The Biden administration on Friday moved to bolster its pressure on Iran amid stalled nuclear talks by imposing sanctions on members of an oil smuggling network that is suspected of supporting Iran’s military intelligence service.
Secretary of State Antony BlinkenAntony BlinkenHillicon Valley — Blinken unveils new cyber bureau at State World Bank halts Sudan operations in response to coup Senators urge Biden to waive sanctions on India over Russian defense system purchase MORE said in a statement that the latest round of sanctions were targeted at an oil broker from Oman, who has allegedly worked with senior members of Iran’s Islamic Revolutionary Guard Corps-Qods Force to “facilitate shipments of Iranian oil to foreign customers.”
The Oman national, whom the Treasury Department identified as Mahmood Rashid Amur Al Habsi, used several companies based in Oman, Liberia and Romania to help coordinate the transactions.
Al Habsi, as well as the companies, face sanctions under a George W. Bush-era order established after the Sept. 11, 2001, terrorist attacks to punish support for terrorist organizations and activities.
Friday’s sanctions prohibit U.S. transactions with the Oman oil broker and his affiliated companies, and also warns of additional sanctions on foreign financial institutions that conduct business with the sanctioned parties, according to the Treasury Department.
Andrea Gacki, the director of the U.S. Office of Foreign Assets Control, said in a statement, “The IRGC-QF is using revenues from its Iranian petroleum sales to fund its malign activities at the expense of the Iranian people.”
“These sales rely on key foreign intermediaries to obscure the IRGC-QF’s involvement, and Treasury will continue to disrupt and expose anyone supporting these efforts,” she added.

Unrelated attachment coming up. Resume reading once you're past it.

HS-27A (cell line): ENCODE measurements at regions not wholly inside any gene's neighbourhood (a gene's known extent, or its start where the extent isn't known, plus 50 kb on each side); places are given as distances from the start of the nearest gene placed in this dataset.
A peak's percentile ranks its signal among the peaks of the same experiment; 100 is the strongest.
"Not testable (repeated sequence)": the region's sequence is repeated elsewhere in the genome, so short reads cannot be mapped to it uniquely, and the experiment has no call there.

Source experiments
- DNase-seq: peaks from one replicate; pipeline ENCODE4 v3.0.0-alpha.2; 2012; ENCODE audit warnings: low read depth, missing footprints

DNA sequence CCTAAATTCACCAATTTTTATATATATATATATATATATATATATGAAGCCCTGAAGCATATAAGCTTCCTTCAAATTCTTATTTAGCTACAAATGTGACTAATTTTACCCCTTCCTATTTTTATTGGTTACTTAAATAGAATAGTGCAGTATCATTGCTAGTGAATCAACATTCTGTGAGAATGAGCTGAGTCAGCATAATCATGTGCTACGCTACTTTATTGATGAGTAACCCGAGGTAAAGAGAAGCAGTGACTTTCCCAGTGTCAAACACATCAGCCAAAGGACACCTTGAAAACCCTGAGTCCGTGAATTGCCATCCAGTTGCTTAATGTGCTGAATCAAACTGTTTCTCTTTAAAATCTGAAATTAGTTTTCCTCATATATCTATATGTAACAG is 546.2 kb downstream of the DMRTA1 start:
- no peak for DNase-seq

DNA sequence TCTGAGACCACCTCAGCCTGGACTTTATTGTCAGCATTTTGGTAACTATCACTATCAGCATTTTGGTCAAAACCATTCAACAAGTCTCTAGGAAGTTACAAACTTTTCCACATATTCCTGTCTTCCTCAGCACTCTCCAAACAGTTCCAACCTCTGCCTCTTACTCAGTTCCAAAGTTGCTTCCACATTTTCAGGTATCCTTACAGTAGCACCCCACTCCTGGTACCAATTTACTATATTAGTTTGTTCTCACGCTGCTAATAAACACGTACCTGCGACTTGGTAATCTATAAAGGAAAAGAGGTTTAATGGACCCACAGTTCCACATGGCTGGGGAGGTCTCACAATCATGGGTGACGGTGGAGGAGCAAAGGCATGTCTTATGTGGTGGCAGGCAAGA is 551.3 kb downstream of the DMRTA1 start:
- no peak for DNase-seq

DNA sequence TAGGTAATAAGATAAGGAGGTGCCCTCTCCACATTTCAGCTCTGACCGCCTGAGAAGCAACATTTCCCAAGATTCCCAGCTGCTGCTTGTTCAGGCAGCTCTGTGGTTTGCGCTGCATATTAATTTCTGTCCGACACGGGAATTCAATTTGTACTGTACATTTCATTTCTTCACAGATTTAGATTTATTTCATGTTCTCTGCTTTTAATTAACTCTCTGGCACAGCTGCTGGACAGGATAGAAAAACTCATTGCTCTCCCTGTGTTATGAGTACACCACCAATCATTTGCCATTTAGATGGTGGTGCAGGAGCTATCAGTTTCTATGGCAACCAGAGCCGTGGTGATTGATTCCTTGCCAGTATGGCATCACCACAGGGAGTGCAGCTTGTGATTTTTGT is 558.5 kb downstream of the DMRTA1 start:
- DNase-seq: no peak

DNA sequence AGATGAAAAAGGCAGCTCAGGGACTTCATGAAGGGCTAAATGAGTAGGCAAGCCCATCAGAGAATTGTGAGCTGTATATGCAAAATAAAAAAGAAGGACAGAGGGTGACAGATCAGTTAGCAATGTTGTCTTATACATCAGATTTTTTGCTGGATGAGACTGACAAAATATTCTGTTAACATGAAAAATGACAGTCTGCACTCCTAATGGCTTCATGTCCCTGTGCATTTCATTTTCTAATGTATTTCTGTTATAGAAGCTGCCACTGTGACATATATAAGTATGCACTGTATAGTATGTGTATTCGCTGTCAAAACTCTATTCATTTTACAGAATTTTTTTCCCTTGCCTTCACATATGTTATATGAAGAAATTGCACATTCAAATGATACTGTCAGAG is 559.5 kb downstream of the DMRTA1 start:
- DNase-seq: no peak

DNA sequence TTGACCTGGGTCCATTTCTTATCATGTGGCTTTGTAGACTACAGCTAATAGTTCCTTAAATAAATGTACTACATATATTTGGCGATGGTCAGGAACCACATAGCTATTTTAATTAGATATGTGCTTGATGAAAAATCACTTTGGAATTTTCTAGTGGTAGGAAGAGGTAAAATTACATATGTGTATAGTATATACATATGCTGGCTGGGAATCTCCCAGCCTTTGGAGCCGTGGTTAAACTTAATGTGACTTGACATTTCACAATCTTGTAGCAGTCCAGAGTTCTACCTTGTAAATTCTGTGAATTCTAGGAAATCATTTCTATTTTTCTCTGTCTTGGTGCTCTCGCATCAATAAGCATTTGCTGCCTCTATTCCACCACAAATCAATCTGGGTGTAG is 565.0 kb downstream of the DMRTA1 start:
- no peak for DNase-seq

The move comes as the Biden administration has warned that it would continue to ramp up pressure on Iran to force them to come to the table to negotiate a new version of the failed Joint Comprehensive Plan of Action, the nuclear agreement from which former President TrumpDonald TrumpOvernight Defense & National Security — Presented by Boeing — Milley warns of 'Sputnik moment' for China WSJ publishes letter from Trump continuing to allege voter fraud in PA Oath Keeper who was at Capitol on Jan. 6 runs for New Jersey State Assembly MORE removed the U.S. in 2018.
In addition to tighter restrictions on Iran’s oil exports, U.S. officials also previously said that the administration may target Iran’s missile and drone programs.
The U.S. has condemned Iran for not agreeing to a seventh round of indirect talks in Vienna on potential renegotiations to the Iran nuclear deal.
Since Trump left the agreement in 2018, Iran has ramped up its uranium enrichment, and has also increased its stockpile of nuclear material and the infrastructure necessary to build a bomb.
Iran’s new president, Ebrahim Raisi, who was officially sworn into office earlier this month, has signaled that he will maintain a hardline position of continuing to oppose negotiations on the nuclear deal until foreign sanctions are lifted.
Raisi said days before his swearing in that he would move to lift the U.S sanctions on Iran’s economy, which he called "tyrannical.”